Last week I returned from an annual Retreat at Indralaya on Orcas Island having experienced something unique and eye opening. I've been going up to Orcas since 1986 where I am awe struck by the rock-covered beaches filled with starfish in almost any color one could imagine. Most spectacular have been the ones that are brilliant purple and orange, and I would sit for long periods just watching them clinging to the rocks and moving ever so slowly using the suckers on their arms.
But not this year. The starfish are essentially gone. I'd heard about this in the news, but until I personally witnessed the devastation of the wasting disease that's killing them, I didn't really believe it was happening. And I didn't realize how it would impact me.
I've only seen such environmental degradation on the news or in documentaries, but there it was right in front of me. A species that dates back some 450 million years had nearly vanished in a matter of months, and it appears that the warming of the oceans' waters that we humans have caused may be a key factor in this destruction.
Regardless of the cause, the results were clear. As a member of the current generation of humans, I felt small and guilty. The humans who have only been doing what we did to cause this ocean warming have only been operating in this manner for a couple centuries, but we're affecting life forms that have occupied our tiny fragile planet for tens of millions of years. More importantly, very few of us are doing anything to change the behaviors that have led to this degradation. We've yet to wake up and notice the problems that may even lead to our own decimation, much less do anything about them.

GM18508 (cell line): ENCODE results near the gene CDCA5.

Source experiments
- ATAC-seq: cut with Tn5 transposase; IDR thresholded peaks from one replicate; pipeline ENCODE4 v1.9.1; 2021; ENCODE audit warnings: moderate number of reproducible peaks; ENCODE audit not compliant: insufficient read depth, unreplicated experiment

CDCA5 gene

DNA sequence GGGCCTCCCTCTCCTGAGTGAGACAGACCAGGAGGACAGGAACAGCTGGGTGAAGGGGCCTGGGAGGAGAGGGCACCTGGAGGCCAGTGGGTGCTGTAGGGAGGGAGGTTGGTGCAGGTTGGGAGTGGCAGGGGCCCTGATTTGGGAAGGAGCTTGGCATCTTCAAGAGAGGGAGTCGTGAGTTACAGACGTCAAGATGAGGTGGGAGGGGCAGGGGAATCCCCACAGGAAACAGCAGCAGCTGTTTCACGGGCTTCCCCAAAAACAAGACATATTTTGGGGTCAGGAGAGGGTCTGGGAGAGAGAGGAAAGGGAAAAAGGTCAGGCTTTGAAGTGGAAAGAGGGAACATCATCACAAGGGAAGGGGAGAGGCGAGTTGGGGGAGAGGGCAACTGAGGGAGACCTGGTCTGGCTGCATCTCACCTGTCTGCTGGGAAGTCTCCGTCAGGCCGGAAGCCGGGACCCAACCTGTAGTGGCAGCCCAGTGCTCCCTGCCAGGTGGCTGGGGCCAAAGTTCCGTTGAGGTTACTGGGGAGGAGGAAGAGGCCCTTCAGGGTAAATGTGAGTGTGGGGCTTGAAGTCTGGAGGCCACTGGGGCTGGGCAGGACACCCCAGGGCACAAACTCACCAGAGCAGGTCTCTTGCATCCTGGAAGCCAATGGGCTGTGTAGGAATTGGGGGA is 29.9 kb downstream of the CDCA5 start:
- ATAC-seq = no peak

On our return to "civilization," my friends and I had a rare opportunity to visit Richard Berger's Masterpieces of the Earth Collection. Wandering among crystals and other massive mineral formations that weigh more than 7,000 pounds, I realized that I was in the presence of rock and mineral beings that were present millions of years ago when the starfish first appeared on Earth, and I had a sense of continuity and possibility.
If, despite all odds against him, Richard Berger could amass and preserve such a unique collection of Earth relics, perhaps there was hope for others preserving the legacy of the starfish. Maybe one day, I will return to Orcas Island to find the beaches again covered with starfish. At least there's a possibility that my grandchildren will have such an opportunity.
Life is tenacious, even in the form of seemingly inert Giant Crystals. There is much to be learned from each life form and experience, even if it feels like the actions we've taken were an enormous mistake. As my mentor and teacher Buckminster Fuller used to tell people, "there are no mistakes, only learning experiences." If we see the error of our ways and wake up to the wonder of nature's beauty while maintaining a reverence for all life, perhaps we can learn from our mistakes and begin to operate in harmony with nature, thus saving species such as the starfish - and perhaps the humans.
May we all learn from our actions so that we can more fully function in harmony with the exquisite design and beauty that surrounds us in every aspect of nature and become true Earth Stewards.